A prehistoric carving that is missing and possibly destroyed since being rediscovered in 2001 by Barbara Brown (2008) and subsequently described in her book on North Yorkshire petroglyphs. She told it to be in “Thornton Steward field hedge bottom” and was a simple glyph, being a
“rectangular slab (with) single cup-mark located in hedge bottom part of old walling.”
When she revisited the site with her husband in 2006, the old hedge and wall had been removed, with “new hedging in place.” The carved stone may be buried within a pile of clearance stones adjacent to the hedgerow, but it has yet to be relocated. If anyone finds it, please let us know! It was one of several cup-marked stones that exist in the wider neighbourhood.
Brown, Paul & Barbara, Prehistoric Rock Art in the Northern Dales, Tempus: Stroud 2008.
A couple of miles west of the Hutton Moor henge we find the faint remans of another large prehistoric ritual site, soon to fade from existence. Although the local farmer was aware of the existence of this ‘earth circle’ in his fields in the 1940s, the place wasn’t officially catalogued until Prof. J.K. St. Joseph noticed it following an aerial survey of the region in 1951 (from whence the aerial photo comes). Today sadly, much of the site has succumbed to the ravages of excessive agricultural activity and is all but destroyed. Faint traces of it can be seen at ground level when the crops are down, but most of it’s gone. Even when first discovered, the remains were sparse, as the photo (below) shows.
Neolithic in origin, the site was excavated in 1961 by D.P. Dymond who explored a portion of the bank and ditch and stripped a small internal section. His findings showed it to be structurally similar to the other henges in the area and of considerable size. Measuring 690 feet across, the henge spread across two fields and was bisected by a hedge and farm track. When Dymond first explored the henge he reported how the surrounding bank was between 1-3 feet high and had been spread to a width of 120 feet; the ditch was just a couple of feet deep; and the original ‘entrances’ north and south of the ring were still just visible as “slight depressions in the bank.”
The Nunwick henge was classed as a Class II henge (after Atkinson). Five feet smaller than the Thornborough (south) Henge, its entrances are close to north-south. The River Ure is less than half-a-mile from the site and the presence of other streams close by further emphasizes water as a potentially relevant ingredient. This element seems to have had some factor in the structure of the henge as there were many water-worn stones found in the embankment, which probably came from the nearby river. However, like many henges, very few remains were discovered upon excavation here, as Mr Dymond’s (1963) account tells:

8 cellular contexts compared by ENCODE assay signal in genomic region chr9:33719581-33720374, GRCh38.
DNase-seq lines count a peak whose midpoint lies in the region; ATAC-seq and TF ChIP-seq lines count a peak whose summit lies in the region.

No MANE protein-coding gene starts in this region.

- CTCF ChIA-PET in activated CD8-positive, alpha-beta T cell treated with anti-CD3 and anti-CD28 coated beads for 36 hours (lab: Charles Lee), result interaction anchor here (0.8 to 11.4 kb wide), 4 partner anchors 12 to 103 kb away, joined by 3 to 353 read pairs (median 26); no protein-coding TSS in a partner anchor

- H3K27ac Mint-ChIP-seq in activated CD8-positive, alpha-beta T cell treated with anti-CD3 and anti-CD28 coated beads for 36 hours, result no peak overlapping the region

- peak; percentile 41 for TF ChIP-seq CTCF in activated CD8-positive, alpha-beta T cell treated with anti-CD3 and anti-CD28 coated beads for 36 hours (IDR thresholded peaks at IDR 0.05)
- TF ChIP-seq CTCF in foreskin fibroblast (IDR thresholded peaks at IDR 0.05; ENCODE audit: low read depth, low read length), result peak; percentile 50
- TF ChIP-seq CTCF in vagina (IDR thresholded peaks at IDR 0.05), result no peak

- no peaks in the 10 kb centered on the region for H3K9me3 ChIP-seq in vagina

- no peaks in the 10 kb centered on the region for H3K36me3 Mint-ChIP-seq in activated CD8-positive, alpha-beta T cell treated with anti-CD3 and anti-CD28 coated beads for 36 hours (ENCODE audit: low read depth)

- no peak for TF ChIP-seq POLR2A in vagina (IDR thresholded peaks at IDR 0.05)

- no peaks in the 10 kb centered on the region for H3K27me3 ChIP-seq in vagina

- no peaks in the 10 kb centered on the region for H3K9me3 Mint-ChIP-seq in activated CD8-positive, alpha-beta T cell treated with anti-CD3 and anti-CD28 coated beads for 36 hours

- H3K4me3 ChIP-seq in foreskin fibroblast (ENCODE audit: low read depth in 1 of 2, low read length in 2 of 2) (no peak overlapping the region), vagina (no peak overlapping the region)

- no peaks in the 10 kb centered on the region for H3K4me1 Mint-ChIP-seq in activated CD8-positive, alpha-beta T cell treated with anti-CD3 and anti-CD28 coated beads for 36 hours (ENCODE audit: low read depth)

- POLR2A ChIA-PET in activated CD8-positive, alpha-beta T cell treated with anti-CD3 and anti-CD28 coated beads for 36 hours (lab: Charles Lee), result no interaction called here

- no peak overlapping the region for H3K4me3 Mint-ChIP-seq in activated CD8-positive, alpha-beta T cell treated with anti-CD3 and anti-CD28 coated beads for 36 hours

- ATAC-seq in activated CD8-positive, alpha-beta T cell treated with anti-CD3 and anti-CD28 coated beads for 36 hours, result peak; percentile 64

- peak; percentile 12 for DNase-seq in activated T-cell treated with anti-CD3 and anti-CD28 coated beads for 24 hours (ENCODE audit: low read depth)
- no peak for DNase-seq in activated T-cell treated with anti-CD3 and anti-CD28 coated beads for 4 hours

“The 1961 Excavation was restricted to a single long section through the northwest side of the circle, to examine the structural details of the bank and ditch, and to confirm the apparent absence of an outer ditch.
“A small area, 22ft square, was stripped inside the ditch to test for pits or postholes, but nothing was found in the sandy silt which covers the gravel deposits. Air-photographs gave no indication of a former presence of standing features within the enclosure.
“The ditch was found to be 45ft wide and 5ft 10in deep, with a wide, shallow profile. Allowing for the destruction by ploughing of the upper edges of the ditch, the orignal dimensions of the ditch were undoubtedly greater. The edges of the ditch were not easy to see in excavation, as the fill was similar to the natural gravel subsoil and some slumping had occurred on the loose gravel faces. The ditch had apparently silted slowly with material washed in from both sides. At an early stage in the silting, when the accumulation was about 1ft, there had been occupation in a limited area, revealed by a circular patch of burnt material, 10ft in diameter, which contained many split pot-boilers reddened by fire.